Pvt. Brett Parker joins brother Clay Aiken as 'American Idol'
By Lance Cpl. Justin Shemanski
| | September 19, 2004
MCRD/ERR PARRIS ISLAND, S.C. --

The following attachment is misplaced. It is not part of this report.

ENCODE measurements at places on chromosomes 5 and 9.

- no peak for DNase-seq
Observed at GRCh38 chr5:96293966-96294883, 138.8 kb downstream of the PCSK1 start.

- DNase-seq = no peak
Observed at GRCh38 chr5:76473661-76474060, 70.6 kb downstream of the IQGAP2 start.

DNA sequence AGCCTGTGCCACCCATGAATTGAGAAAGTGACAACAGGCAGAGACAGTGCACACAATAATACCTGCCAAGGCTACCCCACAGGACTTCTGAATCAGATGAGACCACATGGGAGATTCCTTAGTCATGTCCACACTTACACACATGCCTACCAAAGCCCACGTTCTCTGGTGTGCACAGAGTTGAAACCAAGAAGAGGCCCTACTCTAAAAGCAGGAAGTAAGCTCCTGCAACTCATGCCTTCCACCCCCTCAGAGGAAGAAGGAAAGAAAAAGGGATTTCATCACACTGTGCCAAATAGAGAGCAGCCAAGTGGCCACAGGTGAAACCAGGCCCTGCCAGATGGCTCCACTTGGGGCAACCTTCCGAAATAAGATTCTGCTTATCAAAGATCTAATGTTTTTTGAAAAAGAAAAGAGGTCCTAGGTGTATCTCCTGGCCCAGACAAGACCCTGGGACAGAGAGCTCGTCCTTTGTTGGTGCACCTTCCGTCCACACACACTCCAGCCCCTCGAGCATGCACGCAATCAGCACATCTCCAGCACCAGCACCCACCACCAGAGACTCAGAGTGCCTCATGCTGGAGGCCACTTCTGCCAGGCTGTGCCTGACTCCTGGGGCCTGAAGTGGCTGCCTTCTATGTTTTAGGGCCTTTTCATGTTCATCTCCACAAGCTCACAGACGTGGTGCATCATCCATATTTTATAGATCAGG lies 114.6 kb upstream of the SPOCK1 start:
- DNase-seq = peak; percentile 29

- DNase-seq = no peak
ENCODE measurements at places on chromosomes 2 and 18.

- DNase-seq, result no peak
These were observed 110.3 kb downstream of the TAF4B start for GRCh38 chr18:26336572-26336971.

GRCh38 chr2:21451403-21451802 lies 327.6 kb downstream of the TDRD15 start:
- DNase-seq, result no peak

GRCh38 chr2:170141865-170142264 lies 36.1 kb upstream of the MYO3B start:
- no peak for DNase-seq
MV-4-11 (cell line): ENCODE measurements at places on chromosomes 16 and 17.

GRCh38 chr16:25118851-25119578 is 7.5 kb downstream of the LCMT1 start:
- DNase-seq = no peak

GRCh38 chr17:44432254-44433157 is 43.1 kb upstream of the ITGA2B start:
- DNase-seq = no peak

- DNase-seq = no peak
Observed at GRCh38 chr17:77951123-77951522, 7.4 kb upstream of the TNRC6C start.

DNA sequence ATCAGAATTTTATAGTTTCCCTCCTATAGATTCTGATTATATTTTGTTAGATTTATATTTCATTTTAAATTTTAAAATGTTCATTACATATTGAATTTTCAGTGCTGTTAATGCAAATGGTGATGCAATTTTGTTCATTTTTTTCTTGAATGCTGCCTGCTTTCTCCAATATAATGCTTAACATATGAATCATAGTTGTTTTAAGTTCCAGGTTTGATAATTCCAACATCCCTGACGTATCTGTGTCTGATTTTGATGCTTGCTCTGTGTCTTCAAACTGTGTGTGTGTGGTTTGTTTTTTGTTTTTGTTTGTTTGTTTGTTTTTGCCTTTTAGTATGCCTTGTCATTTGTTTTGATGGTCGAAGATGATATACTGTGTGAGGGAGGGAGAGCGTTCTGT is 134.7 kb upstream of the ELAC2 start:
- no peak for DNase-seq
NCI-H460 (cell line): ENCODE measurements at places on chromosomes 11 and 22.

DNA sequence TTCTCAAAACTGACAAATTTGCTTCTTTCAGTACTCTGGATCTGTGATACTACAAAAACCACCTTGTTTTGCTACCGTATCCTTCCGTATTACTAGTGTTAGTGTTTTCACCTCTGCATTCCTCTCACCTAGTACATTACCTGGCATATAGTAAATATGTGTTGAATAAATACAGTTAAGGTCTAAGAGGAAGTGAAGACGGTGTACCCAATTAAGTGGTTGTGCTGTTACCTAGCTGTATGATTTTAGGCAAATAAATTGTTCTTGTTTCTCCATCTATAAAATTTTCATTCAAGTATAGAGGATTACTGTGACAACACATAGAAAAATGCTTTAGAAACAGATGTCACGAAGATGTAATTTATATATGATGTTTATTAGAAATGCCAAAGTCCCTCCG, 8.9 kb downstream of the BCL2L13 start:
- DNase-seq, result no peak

Volunteering their time and helping others is a large part of many Americans lives, but as they grow and mature, the way in which they choose to contribute to society can differ a great deal. Some do their part by making monetary donations to charities while others become members of their local police force or fire department as a way to give back to their communities. Some even use their status as celebrities to help others in need, such as singer and American Idol finalist Clay Aiken, who is a part of the Bubel/Aiken Foundation, which serves to help young people with developmental disabilities become a bigger part of today's society. Brett Parker, Aiken's brother, like thousands of other young men and women across the country, felt that military service was the best opportunity to give back to not only their hometowns, but to their entire country.When Parker saw the twin towers of the World Trade Center fall three years ago, it only helped cement his decision to enlist in the Marine Corps and it was a decision that led him to receive the coveted Eagle, Globe and Anchor pin from his drill instructors of Plt. 1072, Bravo Co., 1st RTBn. on the Peatross Parade Deck Sept. 09."Brett had been serious about going into the service since he was 14 years old," said Faye Aiken Parker, Clay and Brett's mother. "At first I thought he was just saying it to irritate me and I figured he would grow out of it and lot of others thought he was just doing it to get a little of the attention that his brother was receiving, but that's not the case at all. He did it to help others ... he did it for himself."Brett will also say that he did it simply because of his respect for the Marine Corps. He said it was what the Marines have been through and the wisdom that the Marines before him have to share that helped make the Corps the obvious choice between the other branches of service, giving him the best opportunity to serve his country in a far different way than his brother Clay."We just found out the other day who his brother was," said Gunnery Sgt. Arthur Lacewell, senior drill instructor of Plt. 1072. "We were at Recruit Photo paying bills when the photographer said he heard Clay on the radio talking about his brother graduating from Bravo Company."Drill instructors will often use information like this against a recruit, but Lacewell saw it differently."It shows he has a great sense of patriotism in his country," said Lacewell. "He joined because he felt it was something he had to do, no matter what his brother was doing. He was also one of my better recruits too. If I needed something done throughout training, I called on him quite a bit and knew I could depend on him to get it done."But even though Brett and his brother may have their differences, they still show strong support for what one another is doing."I broke the news to Clay when we were out to dinner in Charlotte [N.C.]," said Brett. "At first he tucked his head to his chest, but then he looked up and said, 'I knew it.' Since I was in 10th grade I've been really serious about the military, but I think my family just prayed I would grow out of it. But they all became really supportive when they came to terms with my decision and realized it wasn't just a phase."Brett could clearly see the support of his brother during training, by the number of letters he received from him."My brother wrote me more letters than anyone," said Brett. "His letters were good because his letters were about everything. He didn't just talk about the big things that happened, but the little things too that no one else would have written about. It was like talking to him on the phone and it brought me that much closer to home."Brett even has the support of Clay's fans, dubbed the "Claymates." They have been handing out yellow ribbon pins at his concerts in support of Brett and the rest of the troops and according to Faye, they plan to patriotically decorate the Parkers home to welcome him home to Raleigh, N.C."The lord has blessed both of my children in completely different ways and they are both using what they were given to help others," she said. " Clay does a lot of charity work and now Brett is proudly serving his country. Of course I have my worries and concerns for both of them, but I couldn't be prouder of them